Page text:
And a serious drought this summer has meant both less water to supply, and “a significant increase in demand” from water customers, according to the Northeast/Merrimack Valley Chemical Consortium's Danos.
Now, experts are looking at how to calm the waves from this storm.
Rethinking the system
Some in the water industry have called for more public money for maintenance, repairs and new infrastructure.
While the federal government’s recent infrastructure law earmarked more than a billion dollars over the next five years for water and wastewater systems in Massachusetts, and the state offers low-interest loans and grants, Pederson says that’s “a fraction” of what’s needed.
Part of the problem is that water systems have long been neglected.
“It's pretty shocking how little investment we have for this critical infrastructure," said Loretta Fernandez, who teaches civil and environmental engineering at Northeastern University. "Humans’ most basic needs are being met by drinking water infrastructure, and yet it just seems to fly under the radar and get underinvested in all the time.”
Another approach that’s been floated is for cities and towns, which traditionally provide their own water, to pool their resources.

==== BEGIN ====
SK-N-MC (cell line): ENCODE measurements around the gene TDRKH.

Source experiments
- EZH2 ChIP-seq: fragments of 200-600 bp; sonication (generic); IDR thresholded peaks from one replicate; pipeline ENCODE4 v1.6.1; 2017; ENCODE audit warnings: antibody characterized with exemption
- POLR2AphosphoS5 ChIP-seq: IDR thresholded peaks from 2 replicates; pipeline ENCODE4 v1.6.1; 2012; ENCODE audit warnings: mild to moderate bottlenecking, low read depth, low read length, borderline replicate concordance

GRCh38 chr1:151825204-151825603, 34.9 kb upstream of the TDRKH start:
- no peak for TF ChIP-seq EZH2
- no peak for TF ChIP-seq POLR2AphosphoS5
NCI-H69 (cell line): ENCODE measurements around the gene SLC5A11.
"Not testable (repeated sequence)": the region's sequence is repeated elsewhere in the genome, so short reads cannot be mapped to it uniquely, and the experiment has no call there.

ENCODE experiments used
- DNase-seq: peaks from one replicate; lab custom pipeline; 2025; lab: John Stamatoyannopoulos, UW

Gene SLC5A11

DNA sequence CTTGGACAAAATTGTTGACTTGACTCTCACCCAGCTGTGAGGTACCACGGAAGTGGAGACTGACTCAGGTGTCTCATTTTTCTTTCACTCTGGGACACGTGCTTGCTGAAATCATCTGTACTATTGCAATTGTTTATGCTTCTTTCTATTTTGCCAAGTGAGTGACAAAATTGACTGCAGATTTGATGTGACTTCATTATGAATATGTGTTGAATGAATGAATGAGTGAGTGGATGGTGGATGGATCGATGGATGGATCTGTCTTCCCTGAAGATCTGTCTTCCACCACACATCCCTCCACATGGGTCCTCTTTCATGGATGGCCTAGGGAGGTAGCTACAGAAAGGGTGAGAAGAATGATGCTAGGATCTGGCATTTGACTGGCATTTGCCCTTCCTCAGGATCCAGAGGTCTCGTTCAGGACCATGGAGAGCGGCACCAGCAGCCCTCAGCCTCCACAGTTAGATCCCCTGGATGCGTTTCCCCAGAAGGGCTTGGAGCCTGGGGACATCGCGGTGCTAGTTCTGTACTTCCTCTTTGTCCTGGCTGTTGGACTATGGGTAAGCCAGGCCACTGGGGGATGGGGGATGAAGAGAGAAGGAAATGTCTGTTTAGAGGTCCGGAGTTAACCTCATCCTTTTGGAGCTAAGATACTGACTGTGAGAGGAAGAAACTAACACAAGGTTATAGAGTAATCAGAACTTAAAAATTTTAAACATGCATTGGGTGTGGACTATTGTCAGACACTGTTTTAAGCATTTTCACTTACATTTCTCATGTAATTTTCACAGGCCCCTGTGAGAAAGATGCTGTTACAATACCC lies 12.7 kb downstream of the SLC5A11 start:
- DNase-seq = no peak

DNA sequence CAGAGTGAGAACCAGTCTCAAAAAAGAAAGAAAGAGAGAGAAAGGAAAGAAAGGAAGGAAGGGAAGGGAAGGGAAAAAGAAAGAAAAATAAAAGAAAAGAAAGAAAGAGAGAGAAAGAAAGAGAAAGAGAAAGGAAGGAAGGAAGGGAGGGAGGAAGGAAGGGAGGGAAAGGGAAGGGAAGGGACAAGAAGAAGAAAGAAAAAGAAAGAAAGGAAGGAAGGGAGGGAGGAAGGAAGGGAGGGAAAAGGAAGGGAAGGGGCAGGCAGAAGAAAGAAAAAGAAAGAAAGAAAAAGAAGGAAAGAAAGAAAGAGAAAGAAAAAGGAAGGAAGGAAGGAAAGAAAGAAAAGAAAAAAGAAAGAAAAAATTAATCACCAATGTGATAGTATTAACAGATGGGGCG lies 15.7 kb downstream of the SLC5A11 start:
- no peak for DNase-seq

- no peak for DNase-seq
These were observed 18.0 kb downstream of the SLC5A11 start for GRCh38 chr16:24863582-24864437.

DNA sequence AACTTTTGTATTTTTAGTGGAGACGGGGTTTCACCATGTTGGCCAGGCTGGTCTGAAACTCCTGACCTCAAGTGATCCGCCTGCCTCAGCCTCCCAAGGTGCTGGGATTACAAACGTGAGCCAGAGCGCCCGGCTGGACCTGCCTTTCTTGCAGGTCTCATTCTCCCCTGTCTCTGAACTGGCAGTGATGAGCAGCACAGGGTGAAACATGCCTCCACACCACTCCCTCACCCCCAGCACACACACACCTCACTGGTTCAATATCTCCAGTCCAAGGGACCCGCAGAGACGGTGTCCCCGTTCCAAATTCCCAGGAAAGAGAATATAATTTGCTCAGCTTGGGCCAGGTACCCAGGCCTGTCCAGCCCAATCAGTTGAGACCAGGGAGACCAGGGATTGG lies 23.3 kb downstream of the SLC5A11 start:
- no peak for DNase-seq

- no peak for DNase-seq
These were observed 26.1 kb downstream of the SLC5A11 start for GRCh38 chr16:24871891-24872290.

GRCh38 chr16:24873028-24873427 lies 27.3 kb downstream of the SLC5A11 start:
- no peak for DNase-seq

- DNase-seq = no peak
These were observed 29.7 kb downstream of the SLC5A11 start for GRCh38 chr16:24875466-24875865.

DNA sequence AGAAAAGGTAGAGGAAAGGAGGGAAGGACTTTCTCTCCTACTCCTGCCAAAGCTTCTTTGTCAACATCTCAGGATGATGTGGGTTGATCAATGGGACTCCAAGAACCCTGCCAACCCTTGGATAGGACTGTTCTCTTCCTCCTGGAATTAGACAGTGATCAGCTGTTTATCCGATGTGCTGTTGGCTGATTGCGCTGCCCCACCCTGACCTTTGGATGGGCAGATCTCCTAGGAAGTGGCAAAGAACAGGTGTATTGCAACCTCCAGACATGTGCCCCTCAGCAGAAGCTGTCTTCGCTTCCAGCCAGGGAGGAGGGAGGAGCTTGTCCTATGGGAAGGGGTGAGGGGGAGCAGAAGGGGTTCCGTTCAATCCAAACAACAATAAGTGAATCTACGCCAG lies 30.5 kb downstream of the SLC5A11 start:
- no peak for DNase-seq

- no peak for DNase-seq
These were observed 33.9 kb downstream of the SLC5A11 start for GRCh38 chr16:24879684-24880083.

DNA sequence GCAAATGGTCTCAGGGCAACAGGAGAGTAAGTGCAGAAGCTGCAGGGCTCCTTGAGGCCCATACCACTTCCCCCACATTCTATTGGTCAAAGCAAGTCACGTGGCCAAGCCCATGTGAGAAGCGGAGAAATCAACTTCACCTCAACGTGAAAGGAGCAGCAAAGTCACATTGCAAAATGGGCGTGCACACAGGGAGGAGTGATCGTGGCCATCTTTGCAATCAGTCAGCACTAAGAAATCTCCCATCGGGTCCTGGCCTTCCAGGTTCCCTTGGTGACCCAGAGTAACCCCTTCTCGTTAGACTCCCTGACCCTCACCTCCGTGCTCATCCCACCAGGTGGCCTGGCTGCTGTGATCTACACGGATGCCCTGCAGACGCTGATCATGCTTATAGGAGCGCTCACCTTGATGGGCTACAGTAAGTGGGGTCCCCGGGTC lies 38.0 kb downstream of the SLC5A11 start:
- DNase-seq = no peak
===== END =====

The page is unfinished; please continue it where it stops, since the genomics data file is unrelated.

“All these pressures are having us evaluate regionalization in a way that we never would have before,” said Cathcart.
Fernandez adds that a regional or statewide approach would help “balance out a lot of the inequalities.” She envisions a model similar to the Massachusetts Water Resources Authority, which provides water to Boston and 60 nearby municipalities.
This summer's challenges have also amplified calls to reevaluate the water financing system.
Right now, the more water the public uses, the more revenue a water department gets. Under the state's Water Management Act, Massachusetts does set some limits on water use, but this also limits the revenue available to water providers.
Pederson says there's a need to evaluate the environmental benefits of the law and the cost to the public of such caps. "There's not often a follow up analysis,” she said.
Emily Norton, executive director of the Charles River Watershed Association, an environmental advocacy group, said developing a new financial model might be necessary. She suggested looking to the electricity industry for ideas.
“In this state and many other Northeast states, electric utilities do not make more money by selling more electricity,” Norton said. “They actually make more money by doing more energy efficiency.”
Norton said a similar model could encourage water systems to support conservation efforts, while ensuring they have enough revenue to maintain safety and supply. However, some in the industry say they worry the fixed costs of providing water could make such a proposal impractical.
Whatever the future looks like, Concord's Cathcart says, right now the work inside water treatment facilities is getting more difficult.
“It’s extremely more stressful than it has been in the past,” he said.
The pressure, he worries, could become too much for the water system to handle.